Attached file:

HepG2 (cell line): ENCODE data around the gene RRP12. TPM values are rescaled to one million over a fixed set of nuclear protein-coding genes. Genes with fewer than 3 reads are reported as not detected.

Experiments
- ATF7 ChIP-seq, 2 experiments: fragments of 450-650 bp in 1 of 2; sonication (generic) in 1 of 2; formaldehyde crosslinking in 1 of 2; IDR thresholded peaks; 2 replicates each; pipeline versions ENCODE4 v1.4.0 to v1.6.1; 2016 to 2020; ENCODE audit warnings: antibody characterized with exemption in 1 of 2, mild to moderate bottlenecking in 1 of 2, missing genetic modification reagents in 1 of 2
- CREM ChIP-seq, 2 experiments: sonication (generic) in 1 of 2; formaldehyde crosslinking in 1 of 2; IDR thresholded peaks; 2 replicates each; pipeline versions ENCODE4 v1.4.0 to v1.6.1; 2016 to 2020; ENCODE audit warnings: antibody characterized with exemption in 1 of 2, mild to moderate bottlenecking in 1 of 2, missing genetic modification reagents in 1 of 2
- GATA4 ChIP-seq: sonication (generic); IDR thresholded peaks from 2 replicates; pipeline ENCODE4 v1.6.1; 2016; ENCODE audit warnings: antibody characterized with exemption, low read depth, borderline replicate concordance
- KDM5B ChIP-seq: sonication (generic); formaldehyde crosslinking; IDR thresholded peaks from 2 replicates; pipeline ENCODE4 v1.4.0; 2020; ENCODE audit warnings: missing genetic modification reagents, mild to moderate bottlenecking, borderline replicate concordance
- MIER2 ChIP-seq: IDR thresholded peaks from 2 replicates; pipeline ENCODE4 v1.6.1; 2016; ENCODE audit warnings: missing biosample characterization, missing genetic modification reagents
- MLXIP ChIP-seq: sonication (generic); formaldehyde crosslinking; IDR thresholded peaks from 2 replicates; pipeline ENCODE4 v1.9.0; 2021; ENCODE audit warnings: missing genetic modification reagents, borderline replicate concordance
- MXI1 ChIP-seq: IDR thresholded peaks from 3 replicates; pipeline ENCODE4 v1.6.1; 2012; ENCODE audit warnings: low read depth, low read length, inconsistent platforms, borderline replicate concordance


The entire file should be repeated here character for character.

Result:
HepG2 (cell line): ENCODE data around the gene RRP12. TPM values are rescaled to one million over a fixed set of nuclear protein-coding genes. Genes with fewer than 3 reads are reported as not detected.

Experiments
- ATF7 ChIP-seq, 2 experiments: fragments of 450-650 bp in 1 of 2; sonication (generic) in 1 of 2; formaldehyde crosslinking in 1 of 2; IDR thresholded peaks; 2 replicates each; pipeline versions ENCODE4 v1.4.0 to v1.6.1; 2016 to 2020; ENCODE audit warnings: antibody characterized with exemption in 1 of 2, mild to moderate bottlenecking in 1 of 2, missing genetic modification reagents in 1 of 2
- CREM ChIP-seq, 2 experiments: sonication (generic) in 1 of 2; formaldehyde crosslinking in 1 of 2; IDR thresholded peaks; 2 replicates each; pipeline versions ENCODE4 v1.4.0 to v1.6.1; 2016 to 2020; ENCODE audit warnings: antibody characterized with exemption in 1 of 2, mild to moderate bottlenecking in 1 of 2, missing genetic modification reagents in 1 of 2
- GATA4 ChIP-seq: sonication (generic); IDR thresholded peaks from 2 replicates; pipeline ENCODE4 v1.6.1; 2016; ENCODE audit warnings: antibody characterized with exemption, low read depth, borderline replicate concordance
- KDM5B ChIP-seq: sonication (generic); formaldehyde crosslinking; IDR thresholded peaks from 2 replicates; pipeline ENCODE4 v1.4.0; 2020; ENCODE audit warnings: missing genetic modification reagents, mild to moderate bottlenecking, borderline replicate concordance
- MIER2 ChIP-seq: IDR thresholded peaks from 2 replicates; pipeline ENCODE4 v1.6.1; 2016; ENCODE audit warnings: missing biosample characterization, missing genetic modification reagents
- MLXIP ChIP-seq: sonication (generic); formaldehyde crosslinking; IDR thresholded peaks from 2 replicates; pipeline ENCODE4 v1.9.0; 2021; ENCODE audit warnings: missing genetic modification reagents, borderline replicate concordance
- MXI1 ChIP-seq: IDR thresholded peaks from 3 replicates; pipeline ENCODE4 v1.6.1; 2012; ENCODE audit warnings: low read depth, low read length, inconsistent platforms, borderline replicate concordance